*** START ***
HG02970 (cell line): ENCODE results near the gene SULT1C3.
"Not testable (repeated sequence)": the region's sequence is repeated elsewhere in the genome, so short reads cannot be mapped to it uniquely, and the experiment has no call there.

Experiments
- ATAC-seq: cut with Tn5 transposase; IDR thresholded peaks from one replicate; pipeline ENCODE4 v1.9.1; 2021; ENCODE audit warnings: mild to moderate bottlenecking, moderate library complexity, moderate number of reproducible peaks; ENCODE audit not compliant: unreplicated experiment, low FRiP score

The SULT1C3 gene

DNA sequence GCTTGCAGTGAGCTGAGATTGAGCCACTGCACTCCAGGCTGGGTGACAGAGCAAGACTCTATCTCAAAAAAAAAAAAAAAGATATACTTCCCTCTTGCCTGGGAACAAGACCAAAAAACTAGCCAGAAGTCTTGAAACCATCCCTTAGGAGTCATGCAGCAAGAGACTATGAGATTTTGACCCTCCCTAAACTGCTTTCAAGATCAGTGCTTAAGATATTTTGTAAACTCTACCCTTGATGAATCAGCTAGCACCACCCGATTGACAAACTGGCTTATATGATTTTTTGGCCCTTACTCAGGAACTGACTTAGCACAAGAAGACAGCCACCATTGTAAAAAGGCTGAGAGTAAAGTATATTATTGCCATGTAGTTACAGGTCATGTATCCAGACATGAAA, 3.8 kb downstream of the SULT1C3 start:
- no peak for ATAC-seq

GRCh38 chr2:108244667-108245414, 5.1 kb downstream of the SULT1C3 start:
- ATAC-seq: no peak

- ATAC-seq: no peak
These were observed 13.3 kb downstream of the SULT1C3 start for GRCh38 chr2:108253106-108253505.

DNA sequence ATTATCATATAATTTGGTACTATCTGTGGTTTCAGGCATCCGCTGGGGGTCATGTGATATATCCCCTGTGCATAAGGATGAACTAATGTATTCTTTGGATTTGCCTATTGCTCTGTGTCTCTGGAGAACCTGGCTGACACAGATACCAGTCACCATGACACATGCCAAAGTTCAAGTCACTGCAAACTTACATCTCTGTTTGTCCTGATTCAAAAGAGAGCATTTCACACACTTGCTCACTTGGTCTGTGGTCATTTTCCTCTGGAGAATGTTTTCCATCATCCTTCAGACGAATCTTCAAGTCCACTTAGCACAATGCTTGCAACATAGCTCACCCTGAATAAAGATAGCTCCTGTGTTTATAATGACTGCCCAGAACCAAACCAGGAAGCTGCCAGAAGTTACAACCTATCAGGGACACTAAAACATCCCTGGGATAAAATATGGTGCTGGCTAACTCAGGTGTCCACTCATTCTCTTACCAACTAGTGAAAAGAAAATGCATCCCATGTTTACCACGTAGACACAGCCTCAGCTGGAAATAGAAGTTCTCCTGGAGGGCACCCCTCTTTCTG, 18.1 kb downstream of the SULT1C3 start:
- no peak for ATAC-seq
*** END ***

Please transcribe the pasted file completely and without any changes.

HG02970 (cell line): ENCODE results near the gene SULT1C3.
"Not testable (repeated sequence)": the region's sequence is repeated elsewhere in the genome, so short reads cannot be mapped to it uniquely, and the experiment has no call there.

Experiments
- ATAC-seq: cut with Tn5 transposase; IDR thresholded peaks from one replicate; pipeline ENCODE4 v1.9.1; 2021; ENCODE audit warnings: mild to moderate bottlenecking, moderate library complexity, moderate number of reproducible peaks; ENCODE audit not compliant: unreplicated experiment, low FRiP score

The SULT1C3 gene

DNA sequence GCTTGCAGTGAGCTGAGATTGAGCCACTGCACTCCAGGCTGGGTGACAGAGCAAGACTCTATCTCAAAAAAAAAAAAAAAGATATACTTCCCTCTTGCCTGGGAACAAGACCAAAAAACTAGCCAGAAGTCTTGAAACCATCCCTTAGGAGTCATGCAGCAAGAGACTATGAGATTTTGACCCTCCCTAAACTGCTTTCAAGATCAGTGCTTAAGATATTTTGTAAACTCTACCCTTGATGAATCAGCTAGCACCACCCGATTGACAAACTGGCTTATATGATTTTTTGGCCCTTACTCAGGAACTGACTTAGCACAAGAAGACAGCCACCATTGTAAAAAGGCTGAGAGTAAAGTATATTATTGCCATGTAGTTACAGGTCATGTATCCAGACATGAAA, 3.8 kb downstream of the SULT1C3 start:
- no peak for ATAC-seq

GRCh38 chr2:108244667-108245414, 5.1 kb downstream of the SULT1C3 start:
- ATAC-seq: no peak

- ATAC-seq: no peak
These were observed 13.3 kb downstream of the SULT1C3 start for GRCh38 chr2:108253106-108253505.

DNA sequence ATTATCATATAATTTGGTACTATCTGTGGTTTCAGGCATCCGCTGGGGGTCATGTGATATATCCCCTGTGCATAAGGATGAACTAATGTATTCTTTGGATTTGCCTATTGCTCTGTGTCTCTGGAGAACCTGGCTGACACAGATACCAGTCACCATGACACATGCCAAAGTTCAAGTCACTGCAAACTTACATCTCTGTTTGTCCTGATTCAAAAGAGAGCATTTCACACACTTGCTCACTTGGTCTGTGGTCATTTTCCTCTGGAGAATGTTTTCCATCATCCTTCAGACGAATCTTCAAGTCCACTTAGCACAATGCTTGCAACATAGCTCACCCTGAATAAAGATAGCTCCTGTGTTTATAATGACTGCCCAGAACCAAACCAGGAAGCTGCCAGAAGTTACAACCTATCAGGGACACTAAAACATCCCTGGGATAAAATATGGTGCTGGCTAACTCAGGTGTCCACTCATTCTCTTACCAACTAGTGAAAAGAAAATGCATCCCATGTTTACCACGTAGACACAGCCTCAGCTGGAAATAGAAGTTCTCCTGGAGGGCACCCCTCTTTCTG, 18.1 kb downstream of the SULT1C3 start:
- no peak for ATAC-seq